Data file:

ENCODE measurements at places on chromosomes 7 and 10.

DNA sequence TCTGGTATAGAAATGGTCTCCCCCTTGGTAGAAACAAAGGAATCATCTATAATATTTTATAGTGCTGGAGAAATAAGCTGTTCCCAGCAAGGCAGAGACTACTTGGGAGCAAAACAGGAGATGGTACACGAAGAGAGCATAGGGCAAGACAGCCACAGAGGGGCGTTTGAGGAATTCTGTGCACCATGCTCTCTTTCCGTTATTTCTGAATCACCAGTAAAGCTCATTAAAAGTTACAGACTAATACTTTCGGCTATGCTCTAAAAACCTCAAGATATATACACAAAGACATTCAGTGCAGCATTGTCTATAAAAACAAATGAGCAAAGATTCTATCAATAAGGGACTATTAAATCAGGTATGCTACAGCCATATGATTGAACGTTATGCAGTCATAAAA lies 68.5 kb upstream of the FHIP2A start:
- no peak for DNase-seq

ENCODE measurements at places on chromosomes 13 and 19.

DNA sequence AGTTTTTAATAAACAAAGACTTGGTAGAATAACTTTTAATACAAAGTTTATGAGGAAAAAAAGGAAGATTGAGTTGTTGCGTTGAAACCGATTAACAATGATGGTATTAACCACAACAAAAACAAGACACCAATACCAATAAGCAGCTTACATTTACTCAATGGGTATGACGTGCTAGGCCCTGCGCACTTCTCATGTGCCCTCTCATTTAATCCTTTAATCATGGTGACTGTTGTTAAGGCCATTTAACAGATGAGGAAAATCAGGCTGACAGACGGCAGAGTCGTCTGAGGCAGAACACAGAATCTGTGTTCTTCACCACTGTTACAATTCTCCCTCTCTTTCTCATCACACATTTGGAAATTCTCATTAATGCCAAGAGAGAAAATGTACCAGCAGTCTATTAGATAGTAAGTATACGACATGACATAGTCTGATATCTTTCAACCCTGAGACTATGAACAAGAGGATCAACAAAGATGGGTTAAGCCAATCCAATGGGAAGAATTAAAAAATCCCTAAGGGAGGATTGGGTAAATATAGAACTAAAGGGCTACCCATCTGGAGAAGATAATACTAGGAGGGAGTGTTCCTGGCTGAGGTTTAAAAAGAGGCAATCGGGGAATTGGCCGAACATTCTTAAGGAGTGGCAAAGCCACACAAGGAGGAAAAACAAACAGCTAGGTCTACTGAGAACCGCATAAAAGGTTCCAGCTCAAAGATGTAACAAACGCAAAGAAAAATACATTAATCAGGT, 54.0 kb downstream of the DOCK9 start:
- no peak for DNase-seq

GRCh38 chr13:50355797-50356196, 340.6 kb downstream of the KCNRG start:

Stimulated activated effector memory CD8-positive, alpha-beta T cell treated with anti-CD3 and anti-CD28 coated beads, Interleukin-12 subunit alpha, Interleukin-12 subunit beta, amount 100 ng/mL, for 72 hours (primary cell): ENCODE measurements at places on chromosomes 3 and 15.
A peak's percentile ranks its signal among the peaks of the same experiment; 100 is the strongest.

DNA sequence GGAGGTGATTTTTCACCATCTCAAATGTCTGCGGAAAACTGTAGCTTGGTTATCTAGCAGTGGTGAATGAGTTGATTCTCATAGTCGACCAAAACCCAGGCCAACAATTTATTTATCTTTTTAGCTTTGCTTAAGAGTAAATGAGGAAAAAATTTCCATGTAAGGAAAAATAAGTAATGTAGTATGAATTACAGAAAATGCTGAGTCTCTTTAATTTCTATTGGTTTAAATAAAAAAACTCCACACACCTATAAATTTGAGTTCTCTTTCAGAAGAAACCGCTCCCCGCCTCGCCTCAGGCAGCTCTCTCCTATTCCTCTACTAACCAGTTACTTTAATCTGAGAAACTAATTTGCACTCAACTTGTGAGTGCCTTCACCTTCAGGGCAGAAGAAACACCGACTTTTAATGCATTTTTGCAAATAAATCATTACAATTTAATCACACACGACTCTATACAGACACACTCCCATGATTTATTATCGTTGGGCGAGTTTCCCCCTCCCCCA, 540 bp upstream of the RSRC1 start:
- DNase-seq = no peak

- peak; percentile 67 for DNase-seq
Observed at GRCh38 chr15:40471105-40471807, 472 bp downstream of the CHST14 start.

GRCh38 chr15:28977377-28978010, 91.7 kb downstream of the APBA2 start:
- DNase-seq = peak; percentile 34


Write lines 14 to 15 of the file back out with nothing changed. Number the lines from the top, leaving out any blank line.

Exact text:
GRCh38 chr15:28977377-28978010, 91.7 kb downstream of the APBA2 start:
- DNase-seq = peak; percentile 34